- The economy cannot survive without more fiscal support. Yes, federal top-ups for unemployment benefit have fallen from US$600 per week to US$300. And they are set fall to zero when Donald Trump’s stop-gap measure runs out of funding soon. With the Senate now focused on whether it will confirm a new Supreme Court judge in the coming months, the probability that Congress will authorize fresh fiscal support before the November election, or even before the new Congress sits in January, is greatly reduced. This will cause hardship for many households, but the lack of additional fiscal support is unlikely to kill the recovery. The US is reopening, employment is falling, and consumer confidence is rebounding. These factors should be enough to offset the decline in fiscal support.
- A disputed election will rock the markets. Yes, this is a risk, but it has been overstated. On Wednesday, September 23rd, Interactive Brokers said it was raising margin requirements to protect itself and its clients against a potential increase in volatility over the election period. This may have contributed to Wednesday’s sell-off. But the US system is designed to force a result within weeks of the election. If he loses, Trump cannot cling on in office. And while there is a risk that an unconvincing or unpopular result will trigger street protests, a long series of precedents over the last 50 years suggests any unrest will have little or no effect on markets.
- Risk assets are stupidly expensive. Yes, and no. In general, financial assets are expensive, which is a good reason to own significant holdings of cash, short-term TIPS and/or gold. But most money managers cannot put a large share of their portfolios in any of these. Instead they must largely choose between stocks and bonds. And while equities no longer have a substantial valuation advantage over bonds, neither are they at the sort of relative disadvantage which in early 2000 led to a major repricing.
So, in conclusion: yes, there are reasons to reduce risk on the margin. Policy easing has moderated from stimulative to just supportive. And risk assets no longer have a significant valuation advantage over cash and treasury bonds.
But policymakers were bound to dial back their support at some point, and they are doing so now in part because their efforts have been successful: as lockdowns have eased and the dampening of real interest rates has boosted demand, the economy has begun to recover. And while lower long term rates caused growth stocks in general and tech in particular to rip higher, relative valuations for equities in general are nowhere near as out of line as they were immediately preceding past shakeouts, such as the 2000 tech bust. So, while it may make sense for investors to trim risk at the margin, there is no call for them to bail out of risk assets altogether.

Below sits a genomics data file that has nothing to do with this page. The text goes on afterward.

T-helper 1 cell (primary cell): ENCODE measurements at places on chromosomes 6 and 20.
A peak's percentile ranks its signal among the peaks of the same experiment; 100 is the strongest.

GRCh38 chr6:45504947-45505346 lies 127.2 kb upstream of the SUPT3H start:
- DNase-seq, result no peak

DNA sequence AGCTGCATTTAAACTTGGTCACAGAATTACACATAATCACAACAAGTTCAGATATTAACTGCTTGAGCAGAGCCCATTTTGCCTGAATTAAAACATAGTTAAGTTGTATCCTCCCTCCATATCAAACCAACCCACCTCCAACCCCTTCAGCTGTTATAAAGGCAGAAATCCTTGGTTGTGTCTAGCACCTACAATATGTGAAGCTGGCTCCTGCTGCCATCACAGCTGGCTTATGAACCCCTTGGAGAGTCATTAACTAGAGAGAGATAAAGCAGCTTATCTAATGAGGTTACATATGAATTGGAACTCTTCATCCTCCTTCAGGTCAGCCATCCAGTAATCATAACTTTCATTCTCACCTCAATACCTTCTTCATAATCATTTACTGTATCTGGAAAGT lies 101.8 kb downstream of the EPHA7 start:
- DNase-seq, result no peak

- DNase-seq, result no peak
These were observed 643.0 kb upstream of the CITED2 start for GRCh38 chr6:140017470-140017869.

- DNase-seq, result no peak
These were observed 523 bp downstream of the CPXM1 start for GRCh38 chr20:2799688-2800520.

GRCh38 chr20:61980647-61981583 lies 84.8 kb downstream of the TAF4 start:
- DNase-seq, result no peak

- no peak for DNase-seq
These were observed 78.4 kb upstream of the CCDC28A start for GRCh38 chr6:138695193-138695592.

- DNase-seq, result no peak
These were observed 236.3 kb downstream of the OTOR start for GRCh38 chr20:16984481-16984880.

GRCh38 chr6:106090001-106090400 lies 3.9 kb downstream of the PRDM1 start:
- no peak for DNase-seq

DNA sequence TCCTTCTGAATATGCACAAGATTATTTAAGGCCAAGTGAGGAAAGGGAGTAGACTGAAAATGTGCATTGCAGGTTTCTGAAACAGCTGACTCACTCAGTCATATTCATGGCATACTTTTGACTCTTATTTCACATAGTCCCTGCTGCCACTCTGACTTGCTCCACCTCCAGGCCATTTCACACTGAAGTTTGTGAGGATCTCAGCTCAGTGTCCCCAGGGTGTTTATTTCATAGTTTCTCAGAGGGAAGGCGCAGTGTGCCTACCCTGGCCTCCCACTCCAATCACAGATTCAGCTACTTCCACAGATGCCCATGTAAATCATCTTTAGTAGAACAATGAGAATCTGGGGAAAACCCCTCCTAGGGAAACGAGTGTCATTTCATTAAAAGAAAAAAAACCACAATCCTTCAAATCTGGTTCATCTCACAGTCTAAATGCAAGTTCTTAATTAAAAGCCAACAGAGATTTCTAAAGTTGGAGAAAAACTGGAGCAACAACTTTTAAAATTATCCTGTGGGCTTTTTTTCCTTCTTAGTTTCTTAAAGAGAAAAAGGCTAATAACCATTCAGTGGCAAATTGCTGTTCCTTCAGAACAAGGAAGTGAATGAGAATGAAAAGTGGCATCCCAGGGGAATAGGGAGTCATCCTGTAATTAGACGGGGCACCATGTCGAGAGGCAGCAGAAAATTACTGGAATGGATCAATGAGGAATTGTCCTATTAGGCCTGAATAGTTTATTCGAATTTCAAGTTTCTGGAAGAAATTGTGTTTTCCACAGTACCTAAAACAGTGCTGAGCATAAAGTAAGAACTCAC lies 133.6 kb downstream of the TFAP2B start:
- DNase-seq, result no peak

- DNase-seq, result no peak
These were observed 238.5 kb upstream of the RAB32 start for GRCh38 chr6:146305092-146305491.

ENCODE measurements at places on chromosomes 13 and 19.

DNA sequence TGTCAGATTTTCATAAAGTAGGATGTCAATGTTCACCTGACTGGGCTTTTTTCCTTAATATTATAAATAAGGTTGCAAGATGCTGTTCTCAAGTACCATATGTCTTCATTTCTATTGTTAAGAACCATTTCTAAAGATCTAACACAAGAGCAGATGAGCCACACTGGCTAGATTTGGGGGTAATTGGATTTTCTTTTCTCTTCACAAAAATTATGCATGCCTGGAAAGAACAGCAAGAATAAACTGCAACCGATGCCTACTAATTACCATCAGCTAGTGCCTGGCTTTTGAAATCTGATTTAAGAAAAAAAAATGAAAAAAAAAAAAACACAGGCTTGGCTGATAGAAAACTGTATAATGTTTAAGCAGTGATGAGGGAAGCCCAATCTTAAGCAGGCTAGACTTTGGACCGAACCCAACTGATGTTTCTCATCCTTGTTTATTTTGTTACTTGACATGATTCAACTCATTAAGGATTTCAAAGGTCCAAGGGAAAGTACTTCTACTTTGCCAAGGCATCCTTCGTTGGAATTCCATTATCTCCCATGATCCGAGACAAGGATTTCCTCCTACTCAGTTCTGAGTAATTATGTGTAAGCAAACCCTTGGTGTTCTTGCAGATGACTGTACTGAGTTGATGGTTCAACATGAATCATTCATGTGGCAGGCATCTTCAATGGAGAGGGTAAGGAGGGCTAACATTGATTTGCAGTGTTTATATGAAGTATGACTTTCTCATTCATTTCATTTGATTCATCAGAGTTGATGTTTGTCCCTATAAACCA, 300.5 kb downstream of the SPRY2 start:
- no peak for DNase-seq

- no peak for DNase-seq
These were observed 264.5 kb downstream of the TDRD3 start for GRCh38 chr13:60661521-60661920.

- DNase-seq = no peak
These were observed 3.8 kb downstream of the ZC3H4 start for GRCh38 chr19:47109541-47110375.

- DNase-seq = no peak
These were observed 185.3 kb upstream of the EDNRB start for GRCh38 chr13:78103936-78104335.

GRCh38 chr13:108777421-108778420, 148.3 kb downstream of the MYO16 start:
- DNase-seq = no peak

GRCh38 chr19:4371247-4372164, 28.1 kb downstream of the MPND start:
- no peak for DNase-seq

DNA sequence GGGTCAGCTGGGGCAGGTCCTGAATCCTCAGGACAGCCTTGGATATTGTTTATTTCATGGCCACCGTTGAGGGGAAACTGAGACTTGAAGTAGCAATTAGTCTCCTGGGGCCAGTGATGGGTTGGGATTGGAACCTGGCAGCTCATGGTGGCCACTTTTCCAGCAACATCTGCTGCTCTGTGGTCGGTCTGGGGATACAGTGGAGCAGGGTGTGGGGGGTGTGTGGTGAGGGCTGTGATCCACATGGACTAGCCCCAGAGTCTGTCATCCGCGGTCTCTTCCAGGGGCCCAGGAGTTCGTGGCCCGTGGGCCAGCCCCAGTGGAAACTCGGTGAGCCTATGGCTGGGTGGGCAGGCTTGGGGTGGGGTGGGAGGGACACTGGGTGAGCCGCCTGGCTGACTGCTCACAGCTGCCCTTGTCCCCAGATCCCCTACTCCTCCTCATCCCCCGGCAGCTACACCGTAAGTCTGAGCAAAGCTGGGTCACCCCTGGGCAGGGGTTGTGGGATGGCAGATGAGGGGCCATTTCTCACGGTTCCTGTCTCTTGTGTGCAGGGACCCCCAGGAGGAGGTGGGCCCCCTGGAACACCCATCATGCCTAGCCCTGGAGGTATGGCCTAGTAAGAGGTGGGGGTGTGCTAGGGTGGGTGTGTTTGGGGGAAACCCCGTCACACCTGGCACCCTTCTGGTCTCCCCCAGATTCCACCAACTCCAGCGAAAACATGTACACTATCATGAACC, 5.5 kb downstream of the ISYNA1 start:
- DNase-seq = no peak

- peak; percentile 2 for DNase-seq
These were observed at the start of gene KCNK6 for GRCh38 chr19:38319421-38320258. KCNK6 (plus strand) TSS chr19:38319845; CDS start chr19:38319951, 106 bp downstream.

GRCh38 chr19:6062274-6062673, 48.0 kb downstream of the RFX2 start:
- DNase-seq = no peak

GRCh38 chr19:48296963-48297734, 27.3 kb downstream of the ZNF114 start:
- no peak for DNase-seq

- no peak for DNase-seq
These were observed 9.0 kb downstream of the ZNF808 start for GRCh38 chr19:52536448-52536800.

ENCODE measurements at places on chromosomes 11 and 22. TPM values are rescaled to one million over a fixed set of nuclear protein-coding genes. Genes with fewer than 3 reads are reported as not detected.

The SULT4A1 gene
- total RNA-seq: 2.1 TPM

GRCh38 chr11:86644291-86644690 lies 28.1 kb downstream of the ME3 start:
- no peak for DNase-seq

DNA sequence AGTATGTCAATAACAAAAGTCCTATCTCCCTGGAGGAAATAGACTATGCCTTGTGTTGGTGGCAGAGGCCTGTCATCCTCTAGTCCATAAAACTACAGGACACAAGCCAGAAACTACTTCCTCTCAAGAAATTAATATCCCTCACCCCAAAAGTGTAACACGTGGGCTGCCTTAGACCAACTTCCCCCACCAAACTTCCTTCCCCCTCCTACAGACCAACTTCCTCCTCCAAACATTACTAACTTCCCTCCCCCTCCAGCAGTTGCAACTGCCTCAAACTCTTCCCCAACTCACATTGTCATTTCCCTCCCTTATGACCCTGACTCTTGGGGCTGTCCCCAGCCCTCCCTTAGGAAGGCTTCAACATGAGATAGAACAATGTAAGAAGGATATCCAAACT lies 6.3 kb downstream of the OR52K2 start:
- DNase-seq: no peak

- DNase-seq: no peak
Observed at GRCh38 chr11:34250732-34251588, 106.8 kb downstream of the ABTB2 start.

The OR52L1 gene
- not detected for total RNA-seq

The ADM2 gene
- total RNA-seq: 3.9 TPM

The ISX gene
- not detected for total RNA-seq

DISCLOSURE: This material has been prepared or is distributed solely for informational purposes only and is not a solicitation or an offer to buy any security or instrument or to participate in any trading strategy. Any opinions, recommendations, and assumptions included in this presentation are based upon current market conditions, reflect our judgment as of the date of this presentation, and are subject to change. Past performance is no guarantee of future results. All investments involve risk including the loss of principal. All material presented is compiled from sources believed to be reliable, but accuracy cannot be guaranteed and Evergreen makes no representation as to its accuracy or completeness. Securities highlighted or discussed in this communication are mentioned for illustrative purposes only and are not a recommendation for these securities. Evergreen actively manages client portfolios and securities discussed in this communication may or may not be held in such portfolios at any given time.